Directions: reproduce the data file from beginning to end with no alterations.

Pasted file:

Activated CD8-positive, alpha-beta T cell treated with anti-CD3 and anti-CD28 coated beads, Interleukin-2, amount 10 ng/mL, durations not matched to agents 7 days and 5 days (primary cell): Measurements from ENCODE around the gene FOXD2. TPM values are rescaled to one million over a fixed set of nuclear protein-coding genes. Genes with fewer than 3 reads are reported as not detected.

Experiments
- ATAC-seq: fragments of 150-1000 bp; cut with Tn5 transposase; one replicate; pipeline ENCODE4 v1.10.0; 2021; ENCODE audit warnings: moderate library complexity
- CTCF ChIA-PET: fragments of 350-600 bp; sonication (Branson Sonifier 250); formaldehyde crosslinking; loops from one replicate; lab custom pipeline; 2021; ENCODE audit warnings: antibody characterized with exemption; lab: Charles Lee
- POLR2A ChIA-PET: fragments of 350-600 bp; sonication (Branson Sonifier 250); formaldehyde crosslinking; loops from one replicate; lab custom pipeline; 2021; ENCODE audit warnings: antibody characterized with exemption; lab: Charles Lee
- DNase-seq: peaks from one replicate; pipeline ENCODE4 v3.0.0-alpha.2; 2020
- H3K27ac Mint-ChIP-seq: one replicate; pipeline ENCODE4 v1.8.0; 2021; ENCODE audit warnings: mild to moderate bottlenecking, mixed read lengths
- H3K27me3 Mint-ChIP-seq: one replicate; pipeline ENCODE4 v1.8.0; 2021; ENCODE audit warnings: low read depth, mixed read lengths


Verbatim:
Activated CD8-positive, alpha-beta T cell treated with anti-CD3 and anti-CD28 coated beads, Interleukin-2, amount 10 ng/mL, durations not matched to agents 7 days and 5 days (primary cell): Measurements from ENCODE around the gene FOXD2. TPM values are rescaled to one million over a fixed set of nuclear protein-coding genes. Genes with fewer than 3 reads are reported as not detected.

Experiments
- ATAC-seq: fragments of 150-1000 bp; cut with Tn5 transposase; one replicate; pipeline ENCODE4 v1.10.0; 2021; ENCODE audit warnings: moderate library complexity
- CTCF ChIA-PET: fragments of 350-600 bp; sonication (Branson Sonifier 250); formaldehyde crosslinking; loops from one replicate; lab custom pipeline; 2021; ENCODE audit warnings: antibody characterized with exemption; lab: Charles Lee
- POLR2A ChIA-PET: fragments of 350-600 bp; sonication (Branson Sonifier 250); formaldehyde crosslinking; loops from one replicate; lab custom pipeline; 2021; ENCODE audit warnings: antibody characterized with exemption; lab: Charles Lee
- DNase-seq: peaks from one replicate; pipeline ENCODE4 v3.0.0-alpha.2; 2020
- H3K27ac Mint-ChIP-seq: one replicate; pipeline ENCODE4 v1.8.0; 2021; ENCODE audit warnings: mild to moderate bottlenecking, mixed read lengths
- H3K27me3 Mint-ChIP-seq: one replicate; pipeline ENCODE4 v1.8.0; 2021; ENCODE audit warnings: low read depth, mixed read lengths